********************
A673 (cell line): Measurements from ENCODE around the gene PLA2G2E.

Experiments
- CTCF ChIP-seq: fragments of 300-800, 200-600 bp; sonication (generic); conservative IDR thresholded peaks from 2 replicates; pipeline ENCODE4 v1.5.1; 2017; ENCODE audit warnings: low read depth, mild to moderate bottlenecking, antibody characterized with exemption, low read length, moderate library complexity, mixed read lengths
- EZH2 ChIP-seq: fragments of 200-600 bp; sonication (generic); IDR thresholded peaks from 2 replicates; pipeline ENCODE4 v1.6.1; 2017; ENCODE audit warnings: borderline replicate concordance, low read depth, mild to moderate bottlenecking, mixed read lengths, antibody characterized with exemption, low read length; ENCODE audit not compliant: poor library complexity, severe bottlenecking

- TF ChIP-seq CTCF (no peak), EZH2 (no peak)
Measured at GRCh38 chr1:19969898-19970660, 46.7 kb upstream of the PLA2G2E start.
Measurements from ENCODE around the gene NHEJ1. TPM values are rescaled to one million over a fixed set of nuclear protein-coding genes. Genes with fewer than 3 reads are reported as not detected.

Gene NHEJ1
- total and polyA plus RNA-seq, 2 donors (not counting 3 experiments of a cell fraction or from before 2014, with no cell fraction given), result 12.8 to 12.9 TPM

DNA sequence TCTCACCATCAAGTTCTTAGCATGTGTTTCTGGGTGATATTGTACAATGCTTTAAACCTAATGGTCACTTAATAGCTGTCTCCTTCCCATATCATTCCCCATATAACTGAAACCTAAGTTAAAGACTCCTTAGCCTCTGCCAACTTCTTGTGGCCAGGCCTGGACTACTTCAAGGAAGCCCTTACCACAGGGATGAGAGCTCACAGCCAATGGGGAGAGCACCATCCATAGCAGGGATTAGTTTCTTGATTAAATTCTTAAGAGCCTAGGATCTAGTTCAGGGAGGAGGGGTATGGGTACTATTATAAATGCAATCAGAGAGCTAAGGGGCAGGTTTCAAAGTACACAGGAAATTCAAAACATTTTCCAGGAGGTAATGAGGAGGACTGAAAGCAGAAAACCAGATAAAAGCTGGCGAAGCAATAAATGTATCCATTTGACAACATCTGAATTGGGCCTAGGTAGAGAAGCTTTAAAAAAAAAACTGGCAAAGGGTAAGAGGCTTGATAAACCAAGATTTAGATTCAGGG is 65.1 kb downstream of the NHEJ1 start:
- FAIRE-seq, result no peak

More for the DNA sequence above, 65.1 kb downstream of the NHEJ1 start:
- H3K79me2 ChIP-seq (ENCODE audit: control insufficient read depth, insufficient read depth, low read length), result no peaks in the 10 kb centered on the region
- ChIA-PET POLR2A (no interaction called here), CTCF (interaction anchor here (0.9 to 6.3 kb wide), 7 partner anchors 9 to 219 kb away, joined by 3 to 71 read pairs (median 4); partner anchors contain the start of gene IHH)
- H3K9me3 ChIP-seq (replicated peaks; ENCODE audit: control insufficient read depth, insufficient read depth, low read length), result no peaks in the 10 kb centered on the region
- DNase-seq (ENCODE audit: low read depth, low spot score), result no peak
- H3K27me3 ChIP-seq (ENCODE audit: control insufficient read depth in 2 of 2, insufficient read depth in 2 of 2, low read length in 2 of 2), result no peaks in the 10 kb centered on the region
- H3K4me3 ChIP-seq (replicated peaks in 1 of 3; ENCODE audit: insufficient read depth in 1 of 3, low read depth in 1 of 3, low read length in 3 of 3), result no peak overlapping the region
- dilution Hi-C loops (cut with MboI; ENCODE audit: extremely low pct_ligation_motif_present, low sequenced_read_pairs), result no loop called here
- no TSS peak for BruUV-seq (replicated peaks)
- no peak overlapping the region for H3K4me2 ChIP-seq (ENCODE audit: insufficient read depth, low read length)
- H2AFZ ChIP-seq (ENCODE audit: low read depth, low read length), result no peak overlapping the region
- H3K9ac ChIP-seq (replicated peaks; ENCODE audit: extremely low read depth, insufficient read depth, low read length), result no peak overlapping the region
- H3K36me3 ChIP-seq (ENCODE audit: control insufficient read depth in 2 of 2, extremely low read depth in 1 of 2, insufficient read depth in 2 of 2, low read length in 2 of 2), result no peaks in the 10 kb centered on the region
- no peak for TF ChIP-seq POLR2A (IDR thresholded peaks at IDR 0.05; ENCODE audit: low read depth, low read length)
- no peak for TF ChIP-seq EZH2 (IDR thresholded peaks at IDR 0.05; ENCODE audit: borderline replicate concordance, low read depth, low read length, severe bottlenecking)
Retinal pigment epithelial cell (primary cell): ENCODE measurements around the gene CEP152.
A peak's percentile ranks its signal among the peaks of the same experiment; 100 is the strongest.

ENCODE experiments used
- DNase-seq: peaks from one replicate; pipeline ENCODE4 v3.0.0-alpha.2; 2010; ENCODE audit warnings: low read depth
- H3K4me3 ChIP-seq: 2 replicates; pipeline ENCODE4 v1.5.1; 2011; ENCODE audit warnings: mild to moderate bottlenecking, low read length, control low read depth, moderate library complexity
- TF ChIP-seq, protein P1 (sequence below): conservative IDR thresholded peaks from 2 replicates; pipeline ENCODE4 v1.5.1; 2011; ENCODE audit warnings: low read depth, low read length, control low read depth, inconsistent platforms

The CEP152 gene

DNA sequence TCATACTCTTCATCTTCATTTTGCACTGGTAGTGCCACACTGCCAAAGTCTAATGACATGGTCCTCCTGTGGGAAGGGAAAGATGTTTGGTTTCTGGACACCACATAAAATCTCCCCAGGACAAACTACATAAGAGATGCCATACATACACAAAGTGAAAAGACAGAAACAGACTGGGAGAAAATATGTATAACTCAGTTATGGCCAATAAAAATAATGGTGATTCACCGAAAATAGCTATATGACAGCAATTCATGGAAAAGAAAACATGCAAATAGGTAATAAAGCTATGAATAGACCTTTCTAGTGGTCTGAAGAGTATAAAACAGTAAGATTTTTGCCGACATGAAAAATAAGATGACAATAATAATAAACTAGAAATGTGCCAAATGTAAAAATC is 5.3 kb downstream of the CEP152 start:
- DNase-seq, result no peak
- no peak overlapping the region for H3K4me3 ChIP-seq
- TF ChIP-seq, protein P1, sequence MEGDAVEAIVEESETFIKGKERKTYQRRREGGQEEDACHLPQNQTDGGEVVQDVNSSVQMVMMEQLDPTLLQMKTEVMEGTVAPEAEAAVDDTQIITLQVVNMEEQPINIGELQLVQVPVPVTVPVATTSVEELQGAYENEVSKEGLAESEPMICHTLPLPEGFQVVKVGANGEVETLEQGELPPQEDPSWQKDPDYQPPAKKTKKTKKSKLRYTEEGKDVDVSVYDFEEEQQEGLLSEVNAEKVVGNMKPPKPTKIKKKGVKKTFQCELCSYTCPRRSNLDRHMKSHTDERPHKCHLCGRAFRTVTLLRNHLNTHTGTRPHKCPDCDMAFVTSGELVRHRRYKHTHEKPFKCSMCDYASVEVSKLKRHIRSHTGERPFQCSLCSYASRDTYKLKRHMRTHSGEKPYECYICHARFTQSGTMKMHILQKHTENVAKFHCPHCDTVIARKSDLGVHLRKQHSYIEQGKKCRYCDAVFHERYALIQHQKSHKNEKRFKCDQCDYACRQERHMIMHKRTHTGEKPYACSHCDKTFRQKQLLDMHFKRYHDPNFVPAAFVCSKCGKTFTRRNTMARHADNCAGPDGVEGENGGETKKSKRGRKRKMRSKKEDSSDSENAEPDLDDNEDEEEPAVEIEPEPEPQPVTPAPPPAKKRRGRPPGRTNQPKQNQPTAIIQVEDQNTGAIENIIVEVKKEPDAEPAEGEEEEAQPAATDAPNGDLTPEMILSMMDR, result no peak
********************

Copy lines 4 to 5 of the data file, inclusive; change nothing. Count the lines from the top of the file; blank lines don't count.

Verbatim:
- EZH2 ChIP-seq: fragments of 200-600 bp; sonication (generic); IDR thresholded peaks from 2 replicates; pipeline ENCODE4 v1.6.1; 2017; ENCODE audit warnings: borderline replicate concordance, low read depth, mild to moderate bottlenecking, mixed read lengths, antibody characterized with exemption, low read length; ENCODE audit not compliant: poor library complexity, severe bottlenecking

- TF ChIP-seq CTCF (no peak), EZH2 (no peak)